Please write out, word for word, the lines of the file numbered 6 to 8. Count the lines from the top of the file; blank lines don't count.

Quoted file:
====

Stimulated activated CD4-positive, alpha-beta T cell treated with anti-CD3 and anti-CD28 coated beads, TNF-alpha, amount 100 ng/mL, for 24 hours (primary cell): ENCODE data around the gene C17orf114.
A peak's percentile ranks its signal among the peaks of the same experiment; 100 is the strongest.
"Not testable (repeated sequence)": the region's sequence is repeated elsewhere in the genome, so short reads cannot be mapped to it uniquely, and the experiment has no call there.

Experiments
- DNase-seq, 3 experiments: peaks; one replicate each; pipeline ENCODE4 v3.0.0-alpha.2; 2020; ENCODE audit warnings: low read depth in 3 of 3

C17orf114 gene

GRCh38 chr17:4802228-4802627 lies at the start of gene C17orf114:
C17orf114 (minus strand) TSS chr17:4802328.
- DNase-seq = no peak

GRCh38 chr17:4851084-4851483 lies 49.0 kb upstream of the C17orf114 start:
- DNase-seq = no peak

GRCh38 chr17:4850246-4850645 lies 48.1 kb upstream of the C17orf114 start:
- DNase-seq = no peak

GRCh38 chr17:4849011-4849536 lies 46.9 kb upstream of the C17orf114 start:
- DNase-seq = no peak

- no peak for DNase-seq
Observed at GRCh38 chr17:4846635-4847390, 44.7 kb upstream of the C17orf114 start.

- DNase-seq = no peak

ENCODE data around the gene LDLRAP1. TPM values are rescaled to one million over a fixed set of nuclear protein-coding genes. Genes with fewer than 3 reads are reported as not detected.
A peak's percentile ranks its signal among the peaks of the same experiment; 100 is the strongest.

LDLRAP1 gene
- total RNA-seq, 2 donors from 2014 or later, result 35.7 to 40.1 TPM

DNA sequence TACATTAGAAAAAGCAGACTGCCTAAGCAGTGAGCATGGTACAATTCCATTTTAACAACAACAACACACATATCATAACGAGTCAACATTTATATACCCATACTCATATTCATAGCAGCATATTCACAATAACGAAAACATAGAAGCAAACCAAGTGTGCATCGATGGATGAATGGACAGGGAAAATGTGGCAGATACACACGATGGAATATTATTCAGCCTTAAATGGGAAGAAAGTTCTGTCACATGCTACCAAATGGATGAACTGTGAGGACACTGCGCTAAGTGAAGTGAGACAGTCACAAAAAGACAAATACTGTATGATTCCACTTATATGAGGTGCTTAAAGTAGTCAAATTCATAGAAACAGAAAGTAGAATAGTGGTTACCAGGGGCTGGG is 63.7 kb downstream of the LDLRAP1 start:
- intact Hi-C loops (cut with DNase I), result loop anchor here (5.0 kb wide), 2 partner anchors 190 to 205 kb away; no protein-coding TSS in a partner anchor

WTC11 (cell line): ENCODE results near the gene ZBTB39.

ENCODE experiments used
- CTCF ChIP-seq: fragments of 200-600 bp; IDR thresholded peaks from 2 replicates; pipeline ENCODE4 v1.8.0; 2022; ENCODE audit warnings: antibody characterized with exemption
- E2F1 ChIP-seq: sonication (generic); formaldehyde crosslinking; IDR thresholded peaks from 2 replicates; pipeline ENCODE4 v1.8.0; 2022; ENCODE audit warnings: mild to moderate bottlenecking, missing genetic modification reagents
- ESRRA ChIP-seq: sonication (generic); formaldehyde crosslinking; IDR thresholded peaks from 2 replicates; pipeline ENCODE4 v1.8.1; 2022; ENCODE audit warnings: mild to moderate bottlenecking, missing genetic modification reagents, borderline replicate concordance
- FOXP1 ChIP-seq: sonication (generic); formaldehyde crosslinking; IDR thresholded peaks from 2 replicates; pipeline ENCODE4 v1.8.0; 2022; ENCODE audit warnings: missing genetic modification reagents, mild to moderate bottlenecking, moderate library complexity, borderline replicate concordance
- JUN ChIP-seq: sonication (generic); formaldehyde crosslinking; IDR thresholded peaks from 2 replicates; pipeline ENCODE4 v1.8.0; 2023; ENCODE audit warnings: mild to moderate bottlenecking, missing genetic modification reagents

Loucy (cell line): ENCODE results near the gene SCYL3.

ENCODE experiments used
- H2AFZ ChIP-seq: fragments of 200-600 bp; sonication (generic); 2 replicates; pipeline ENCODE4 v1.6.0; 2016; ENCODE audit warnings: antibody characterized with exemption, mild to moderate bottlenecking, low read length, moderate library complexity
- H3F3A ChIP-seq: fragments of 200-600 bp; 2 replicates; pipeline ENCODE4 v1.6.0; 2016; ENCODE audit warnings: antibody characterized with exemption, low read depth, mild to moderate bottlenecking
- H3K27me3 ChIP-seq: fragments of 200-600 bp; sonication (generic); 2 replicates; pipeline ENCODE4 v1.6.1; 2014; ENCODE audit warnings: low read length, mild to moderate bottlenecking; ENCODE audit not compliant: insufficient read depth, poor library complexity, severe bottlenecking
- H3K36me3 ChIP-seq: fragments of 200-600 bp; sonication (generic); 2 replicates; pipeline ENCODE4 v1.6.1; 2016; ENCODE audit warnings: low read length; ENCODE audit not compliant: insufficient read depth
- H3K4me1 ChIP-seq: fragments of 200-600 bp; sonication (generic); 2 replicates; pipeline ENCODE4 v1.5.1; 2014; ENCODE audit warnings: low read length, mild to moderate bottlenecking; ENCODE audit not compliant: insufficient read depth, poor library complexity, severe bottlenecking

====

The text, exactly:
C17orf114 gene

GRCh38 chr17:4802228-4802627 lies at the start of gene C17orf114:
C17orf114 (minus strand) TSS chr17:4802328.